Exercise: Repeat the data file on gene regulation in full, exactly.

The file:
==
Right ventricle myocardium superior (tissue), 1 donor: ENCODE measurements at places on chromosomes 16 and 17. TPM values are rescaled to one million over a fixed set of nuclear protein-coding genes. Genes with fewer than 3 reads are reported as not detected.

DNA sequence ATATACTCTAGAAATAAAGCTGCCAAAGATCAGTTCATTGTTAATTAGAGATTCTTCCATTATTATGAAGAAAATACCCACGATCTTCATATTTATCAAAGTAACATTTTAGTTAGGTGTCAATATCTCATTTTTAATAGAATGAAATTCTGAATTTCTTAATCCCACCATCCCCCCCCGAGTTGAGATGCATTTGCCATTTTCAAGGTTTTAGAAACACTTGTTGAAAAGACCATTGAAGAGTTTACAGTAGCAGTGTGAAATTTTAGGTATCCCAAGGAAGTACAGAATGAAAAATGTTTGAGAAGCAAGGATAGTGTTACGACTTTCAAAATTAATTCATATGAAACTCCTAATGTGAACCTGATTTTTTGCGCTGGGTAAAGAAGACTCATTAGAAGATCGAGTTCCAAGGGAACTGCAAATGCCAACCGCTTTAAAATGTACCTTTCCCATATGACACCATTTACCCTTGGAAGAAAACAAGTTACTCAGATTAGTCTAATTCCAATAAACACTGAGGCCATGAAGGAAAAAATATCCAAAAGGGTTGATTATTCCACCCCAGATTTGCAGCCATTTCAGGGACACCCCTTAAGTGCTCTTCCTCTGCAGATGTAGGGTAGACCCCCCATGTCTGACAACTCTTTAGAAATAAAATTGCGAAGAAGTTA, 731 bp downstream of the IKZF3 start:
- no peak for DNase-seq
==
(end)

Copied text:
Right ventricle myocardium superior (tissue), 1 donor: ENCODE measurements at places on chromosomes 16 and 17. TPM values are rescaled to one million over a fixed set of nuclear protein-coding genes. Genes with fewer than 3 reads are reported as not detected.

DNA sequence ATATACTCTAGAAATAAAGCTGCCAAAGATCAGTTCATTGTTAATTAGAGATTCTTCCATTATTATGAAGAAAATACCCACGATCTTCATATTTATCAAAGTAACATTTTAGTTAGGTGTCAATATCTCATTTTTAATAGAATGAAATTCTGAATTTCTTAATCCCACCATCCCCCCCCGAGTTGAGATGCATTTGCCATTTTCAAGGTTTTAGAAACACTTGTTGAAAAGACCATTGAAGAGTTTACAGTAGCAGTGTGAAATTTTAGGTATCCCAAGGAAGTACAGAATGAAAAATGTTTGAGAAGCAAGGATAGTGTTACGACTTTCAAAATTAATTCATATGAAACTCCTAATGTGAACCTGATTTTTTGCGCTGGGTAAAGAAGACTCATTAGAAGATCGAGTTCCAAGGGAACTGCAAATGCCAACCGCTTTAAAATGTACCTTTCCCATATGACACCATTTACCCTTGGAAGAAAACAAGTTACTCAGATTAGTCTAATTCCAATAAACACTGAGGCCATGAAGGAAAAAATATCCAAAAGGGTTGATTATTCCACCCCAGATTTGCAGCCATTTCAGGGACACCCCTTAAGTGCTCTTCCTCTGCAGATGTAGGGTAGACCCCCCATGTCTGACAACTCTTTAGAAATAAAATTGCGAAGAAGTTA, 731 bp downstream of the IKZF3 start:
- no peak for DNase-seq